There are many of us who aren’t assertive by nature, but we’ve all seen and commented about managers who let others “walk all over them”. It’s not necessary to be a bully to get one’s point across to these types of employees, and not necessary to terminate them either. Rather, it takes an assertive approach to making them understand who’s in charge and what the consequences are for poor behaviour or under-performance. Here are a few pointers that may make life easier for both parties:
First, remain calm; showing excitement or hostility will simply escalate the situation. Second, qualify whether the employee is being difficult due to being aggressive, passive or assertive.Aggression is simply one who doesn’t budge on an issue and likes being hard on people. They’re difficult when they like to place roadblocks to productivity. These types will not take action to resolve a situation and aren’t typically confrontational. The passive person is usually noticed due to their inactions. Don’t confuse this though with someone who simply made a mistake.
Third, do respect others’ rights and look for compromise if it’s appropriate. If you want others to listen to you, you better have listened to them, even if you disagree with them. Sometimes being an assertive employee is fine, if they stick to the facts and don’t let a situation deteriorate into a shouting match or retaliation.
There are different types of assertive statements that can be used in different situations:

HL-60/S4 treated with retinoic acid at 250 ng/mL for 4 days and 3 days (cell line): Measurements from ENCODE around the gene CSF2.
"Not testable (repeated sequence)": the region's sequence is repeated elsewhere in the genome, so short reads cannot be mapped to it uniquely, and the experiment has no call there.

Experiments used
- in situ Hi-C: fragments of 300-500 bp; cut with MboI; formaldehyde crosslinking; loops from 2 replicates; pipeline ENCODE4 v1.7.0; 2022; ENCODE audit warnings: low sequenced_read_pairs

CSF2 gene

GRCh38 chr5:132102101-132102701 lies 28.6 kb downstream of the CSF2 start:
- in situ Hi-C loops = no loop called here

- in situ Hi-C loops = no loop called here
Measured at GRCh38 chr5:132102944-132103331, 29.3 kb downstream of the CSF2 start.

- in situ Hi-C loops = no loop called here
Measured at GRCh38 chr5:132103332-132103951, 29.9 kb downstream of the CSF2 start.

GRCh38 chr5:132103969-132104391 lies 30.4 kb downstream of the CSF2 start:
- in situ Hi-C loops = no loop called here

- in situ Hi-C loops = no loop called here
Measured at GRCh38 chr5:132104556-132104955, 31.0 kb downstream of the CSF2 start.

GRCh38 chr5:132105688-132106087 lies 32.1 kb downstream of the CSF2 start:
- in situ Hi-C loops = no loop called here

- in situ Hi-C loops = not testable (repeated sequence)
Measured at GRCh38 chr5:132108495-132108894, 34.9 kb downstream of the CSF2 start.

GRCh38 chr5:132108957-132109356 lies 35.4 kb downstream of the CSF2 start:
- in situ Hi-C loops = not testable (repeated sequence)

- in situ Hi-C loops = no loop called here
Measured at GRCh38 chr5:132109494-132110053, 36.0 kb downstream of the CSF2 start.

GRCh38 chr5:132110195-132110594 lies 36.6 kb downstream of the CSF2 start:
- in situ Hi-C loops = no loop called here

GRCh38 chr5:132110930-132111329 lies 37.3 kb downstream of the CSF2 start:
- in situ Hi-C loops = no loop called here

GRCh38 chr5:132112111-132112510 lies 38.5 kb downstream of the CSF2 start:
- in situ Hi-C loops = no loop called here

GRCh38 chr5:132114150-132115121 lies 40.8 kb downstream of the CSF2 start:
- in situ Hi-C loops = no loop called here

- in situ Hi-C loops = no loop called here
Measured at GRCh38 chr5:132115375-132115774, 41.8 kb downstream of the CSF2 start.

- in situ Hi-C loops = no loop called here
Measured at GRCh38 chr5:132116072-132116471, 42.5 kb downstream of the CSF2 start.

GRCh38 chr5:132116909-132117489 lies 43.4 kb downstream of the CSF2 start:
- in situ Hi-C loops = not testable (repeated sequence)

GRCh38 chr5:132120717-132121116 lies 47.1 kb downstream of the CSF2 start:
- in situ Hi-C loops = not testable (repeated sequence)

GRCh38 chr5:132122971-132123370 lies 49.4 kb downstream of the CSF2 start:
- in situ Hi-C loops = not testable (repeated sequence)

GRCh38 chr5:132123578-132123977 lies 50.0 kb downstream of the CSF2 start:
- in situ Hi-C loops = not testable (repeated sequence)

Factual; offer a straightforward response that makes your thoughts very clear with no misunderstandings.
For example, “I need you to be at the meeting tomorrow by 9AM” leaves no room for misunderstandings.
Expressive; showing your negative feelings on a specific situation, without becoming emotional, e.g. “I get annoyed when you tell my staff what you want done; in the future, I’d like you to check with me and I’ll delegate the tasks to the appropriate person.”
Empathetic; “I know you’re swamped with customer service issues, but I just need five minutes with you to go over this sales proposal.”
Responsive; finding out what the other person’s thoughts on a situation are, e.g “what do you think our chances of winning this piece of business are?”
Differing; “We do expect weekly sales call reports, but yours have been monthly; we do need them weekly to track our sales statistics.”
Understanding the difference between being assertive and confrontation can, in many cases lead to better morale, productivity and make you a respected leader in your organization.